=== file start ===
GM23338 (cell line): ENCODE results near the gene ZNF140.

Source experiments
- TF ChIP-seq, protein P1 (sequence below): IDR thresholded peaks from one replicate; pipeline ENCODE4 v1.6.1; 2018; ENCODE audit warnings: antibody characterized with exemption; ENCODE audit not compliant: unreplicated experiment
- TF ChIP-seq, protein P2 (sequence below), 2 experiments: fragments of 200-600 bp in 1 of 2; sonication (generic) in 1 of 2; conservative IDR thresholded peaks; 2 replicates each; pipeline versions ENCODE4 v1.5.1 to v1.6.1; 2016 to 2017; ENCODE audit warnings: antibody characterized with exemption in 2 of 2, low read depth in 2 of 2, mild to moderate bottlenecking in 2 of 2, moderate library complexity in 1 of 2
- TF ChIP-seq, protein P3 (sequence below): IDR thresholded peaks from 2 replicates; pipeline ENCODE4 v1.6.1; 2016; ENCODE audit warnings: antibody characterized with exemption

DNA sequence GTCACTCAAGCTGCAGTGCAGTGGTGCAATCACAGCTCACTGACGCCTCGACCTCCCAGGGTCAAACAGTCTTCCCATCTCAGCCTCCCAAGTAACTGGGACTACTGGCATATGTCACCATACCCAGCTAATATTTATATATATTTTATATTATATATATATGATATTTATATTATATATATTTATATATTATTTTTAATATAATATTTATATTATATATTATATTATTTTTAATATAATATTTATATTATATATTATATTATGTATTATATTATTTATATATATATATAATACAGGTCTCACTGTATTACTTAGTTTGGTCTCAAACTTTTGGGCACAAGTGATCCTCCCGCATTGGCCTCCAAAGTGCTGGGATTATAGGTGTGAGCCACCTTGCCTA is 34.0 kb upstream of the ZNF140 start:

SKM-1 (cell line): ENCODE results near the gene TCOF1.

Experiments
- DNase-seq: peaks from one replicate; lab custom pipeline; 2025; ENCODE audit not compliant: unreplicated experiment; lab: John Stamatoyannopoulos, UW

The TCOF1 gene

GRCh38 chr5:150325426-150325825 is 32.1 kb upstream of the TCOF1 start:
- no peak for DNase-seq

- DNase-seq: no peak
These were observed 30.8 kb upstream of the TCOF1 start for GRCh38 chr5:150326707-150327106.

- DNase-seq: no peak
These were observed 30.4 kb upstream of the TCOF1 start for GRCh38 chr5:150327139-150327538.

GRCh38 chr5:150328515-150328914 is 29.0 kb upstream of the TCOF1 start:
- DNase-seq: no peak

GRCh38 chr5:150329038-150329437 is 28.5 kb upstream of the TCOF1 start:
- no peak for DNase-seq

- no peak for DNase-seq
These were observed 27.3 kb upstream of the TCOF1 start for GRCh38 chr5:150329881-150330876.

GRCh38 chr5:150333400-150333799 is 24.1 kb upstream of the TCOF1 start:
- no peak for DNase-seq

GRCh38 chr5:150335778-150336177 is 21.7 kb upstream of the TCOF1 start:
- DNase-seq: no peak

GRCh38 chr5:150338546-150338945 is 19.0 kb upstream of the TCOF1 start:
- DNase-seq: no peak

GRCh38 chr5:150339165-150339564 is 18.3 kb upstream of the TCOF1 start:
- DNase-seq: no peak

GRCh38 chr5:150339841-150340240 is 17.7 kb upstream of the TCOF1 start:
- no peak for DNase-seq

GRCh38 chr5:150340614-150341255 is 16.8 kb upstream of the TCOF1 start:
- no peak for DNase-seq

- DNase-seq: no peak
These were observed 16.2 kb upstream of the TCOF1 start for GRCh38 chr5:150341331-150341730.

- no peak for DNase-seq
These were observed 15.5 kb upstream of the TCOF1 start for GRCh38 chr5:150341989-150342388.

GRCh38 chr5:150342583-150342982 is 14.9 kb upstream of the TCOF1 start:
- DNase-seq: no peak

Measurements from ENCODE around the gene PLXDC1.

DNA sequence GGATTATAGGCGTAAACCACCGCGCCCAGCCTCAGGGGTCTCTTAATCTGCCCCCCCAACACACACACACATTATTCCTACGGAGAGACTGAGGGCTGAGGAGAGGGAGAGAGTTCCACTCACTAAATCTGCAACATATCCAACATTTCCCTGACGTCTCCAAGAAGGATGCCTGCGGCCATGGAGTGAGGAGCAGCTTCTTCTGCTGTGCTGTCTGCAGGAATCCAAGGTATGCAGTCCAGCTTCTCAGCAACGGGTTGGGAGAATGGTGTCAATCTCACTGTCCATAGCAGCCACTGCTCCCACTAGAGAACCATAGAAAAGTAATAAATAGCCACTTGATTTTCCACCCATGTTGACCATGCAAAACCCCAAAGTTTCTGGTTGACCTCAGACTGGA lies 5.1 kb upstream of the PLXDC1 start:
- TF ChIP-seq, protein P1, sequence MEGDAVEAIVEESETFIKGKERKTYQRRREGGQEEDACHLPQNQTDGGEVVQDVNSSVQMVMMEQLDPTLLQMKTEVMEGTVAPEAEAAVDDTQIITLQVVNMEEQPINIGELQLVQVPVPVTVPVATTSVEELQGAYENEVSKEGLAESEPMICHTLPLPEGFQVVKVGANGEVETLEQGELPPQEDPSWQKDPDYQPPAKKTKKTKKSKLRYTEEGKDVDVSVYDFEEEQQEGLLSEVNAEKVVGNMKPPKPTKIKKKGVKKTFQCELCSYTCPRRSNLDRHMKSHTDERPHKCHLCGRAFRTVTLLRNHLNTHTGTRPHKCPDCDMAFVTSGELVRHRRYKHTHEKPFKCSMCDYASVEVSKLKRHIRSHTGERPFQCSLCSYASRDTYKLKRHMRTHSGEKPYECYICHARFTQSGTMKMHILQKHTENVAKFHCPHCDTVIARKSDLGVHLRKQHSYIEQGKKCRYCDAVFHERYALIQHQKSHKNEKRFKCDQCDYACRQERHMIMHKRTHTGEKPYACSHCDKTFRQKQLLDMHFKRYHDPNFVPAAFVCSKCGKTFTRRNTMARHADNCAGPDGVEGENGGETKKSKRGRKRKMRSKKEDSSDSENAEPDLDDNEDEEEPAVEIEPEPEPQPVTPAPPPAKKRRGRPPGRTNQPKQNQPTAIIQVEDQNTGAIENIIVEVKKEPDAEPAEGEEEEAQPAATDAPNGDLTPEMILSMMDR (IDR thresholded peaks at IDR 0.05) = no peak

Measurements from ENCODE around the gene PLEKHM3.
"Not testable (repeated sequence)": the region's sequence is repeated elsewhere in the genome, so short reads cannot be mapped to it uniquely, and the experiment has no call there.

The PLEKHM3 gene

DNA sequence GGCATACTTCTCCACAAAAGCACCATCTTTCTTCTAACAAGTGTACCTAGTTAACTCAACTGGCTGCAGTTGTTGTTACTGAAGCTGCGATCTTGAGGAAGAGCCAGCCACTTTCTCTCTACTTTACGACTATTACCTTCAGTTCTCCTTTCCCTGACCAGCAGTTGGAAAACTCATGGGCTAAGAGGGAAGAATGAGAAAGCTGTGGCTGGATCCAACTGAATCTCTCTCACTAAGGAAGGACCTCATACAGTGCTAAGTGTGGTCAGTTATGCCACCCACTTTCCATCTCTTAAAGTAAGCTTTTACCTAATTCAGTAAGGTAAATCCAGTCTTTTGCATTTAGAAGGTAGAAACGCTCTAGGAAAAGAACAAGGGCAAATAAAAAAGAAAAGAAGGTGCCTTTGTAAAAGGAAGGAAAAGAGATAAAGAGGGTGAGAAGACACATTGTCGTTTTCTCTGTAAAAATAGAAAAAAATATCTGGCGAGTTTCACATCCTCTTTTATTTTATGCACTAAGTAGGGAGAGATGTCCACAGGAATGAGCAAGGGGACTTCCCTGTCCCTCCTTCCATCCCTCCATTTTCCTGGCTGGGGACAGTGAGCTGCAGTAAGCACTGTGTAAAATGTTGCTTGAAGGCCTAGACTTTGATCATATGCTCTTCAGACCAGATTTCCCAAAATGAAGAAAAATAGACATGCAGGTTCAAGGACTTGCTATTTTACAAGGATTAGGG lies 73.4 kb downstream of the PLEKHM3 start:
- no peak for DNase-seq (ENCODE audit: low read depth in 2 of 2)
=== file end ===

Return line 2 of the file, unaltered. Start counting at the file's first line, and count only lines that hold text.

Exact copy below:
Source experiments